Called Microsoft Azure Sphere, the solution is aimed at securing the billions of MCU-powered devices yet to become connected to the IoT, says the company. It comprises three components that work together to protect and power devices at the intelligent edge:
- Azure Sphere certified microcontrollers (MCUs): A new cross-over class of MCUs that combines both real-time and application processors with built-in Microsoft security technology and connectivity. Each chip includes custom silicon security technology from Microsoft.
- Azure Sphere operating system (OS): An OS purpose-built to offer “unequalled” security and agility. Unlike real-time OSs common to MCUs today, Microsoft says its “defense-in-depth” IoT OS offers multiple layers of security – combining security innovations pioneered in Windows, a security monitor, and a custom Linux kernel to create a highly-secured software environment and a trustworthy platform for new IoT experiences.
- Azure Sphere Security Service: A turnkey, cloud service that guards every Azure Sphere device; brokering trust for device-to-device and device-to-cloud communication through certificate-based authentication, detecting emerging security threats across the entire Azure Sphere ecosystem through online failure reporting, and renewing security through software updates.
These capabilities, says the company, come together to enable Azure Sphere to meet all seven properties of a highly secured device – making it a first-of-its-kind solution. Microsoft says it has been sharing its plans for Azure Sphere with device manufacturers across multiple vertical markets including white goods, agriculture, energy, and infrastructure, and has been working directly with leaders in the MCU space to build an ecosystem of silicon partners to deliver Azure Sphere-certified chips.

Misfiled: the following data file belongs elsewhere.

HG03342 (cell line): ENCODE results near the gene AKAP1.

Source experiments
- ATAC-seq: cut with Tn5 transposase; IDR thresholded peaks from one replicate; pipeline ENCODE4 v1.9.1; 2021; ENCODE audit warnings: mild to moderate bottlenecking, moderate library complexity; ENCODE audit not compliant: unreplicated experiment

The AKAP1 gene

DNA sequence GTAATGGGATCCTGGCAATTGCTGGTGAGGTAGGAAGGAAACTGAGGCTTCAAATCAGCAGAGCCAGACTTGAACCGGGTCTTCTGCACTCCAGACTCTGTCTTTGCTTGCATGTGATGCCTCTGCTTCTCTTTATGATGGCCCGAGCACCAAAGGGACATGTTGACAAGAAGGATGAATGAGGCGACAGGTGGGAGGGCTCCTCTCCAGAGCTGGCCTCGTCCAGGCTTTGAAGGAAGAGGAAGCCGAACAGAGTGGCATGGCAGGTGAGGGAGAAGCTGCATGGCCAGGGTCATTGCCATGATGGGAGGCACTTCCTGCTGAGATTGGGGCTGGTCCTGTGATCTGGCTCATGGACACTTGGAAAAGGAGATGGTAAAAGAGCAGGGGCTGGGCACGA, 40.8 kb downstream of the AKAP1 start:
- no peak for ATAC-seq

“With our silicon partners, we’ve created a revolutionary new generation of MCUs,” says Galen Hunt Partner Managing Director, Microsoft Azure Sphere. “These chips have network connectivity, unequalled security, and advanced processing power to enable new customer experiences. Each Azure Sphere chip will include our Microsoft Pluton security subsystem, run the Azure Sphere OS, and connect to the Azure Sphere Security Service for simple and secure updates, failure reporting, and authentication.”
The first Azure Sphere chip – the MediaTek MT3620 – is expected to come to market in volume this year. The company had previously announced last year that it was working with MediaTek on developing a secure microcontroller for Internet-connected devices.
Other Azure Sphere chips from other manufacturers are expected to be available over time. To ensure rapid expansion of the ecosystem, Microsoft says it is licensing its silicon security technologies to its partners royalty-free.
The company expects the first wave of Azure Sphere devices to be on shelves by the end of 2018. Dev kits will be universally available in mid-2018.
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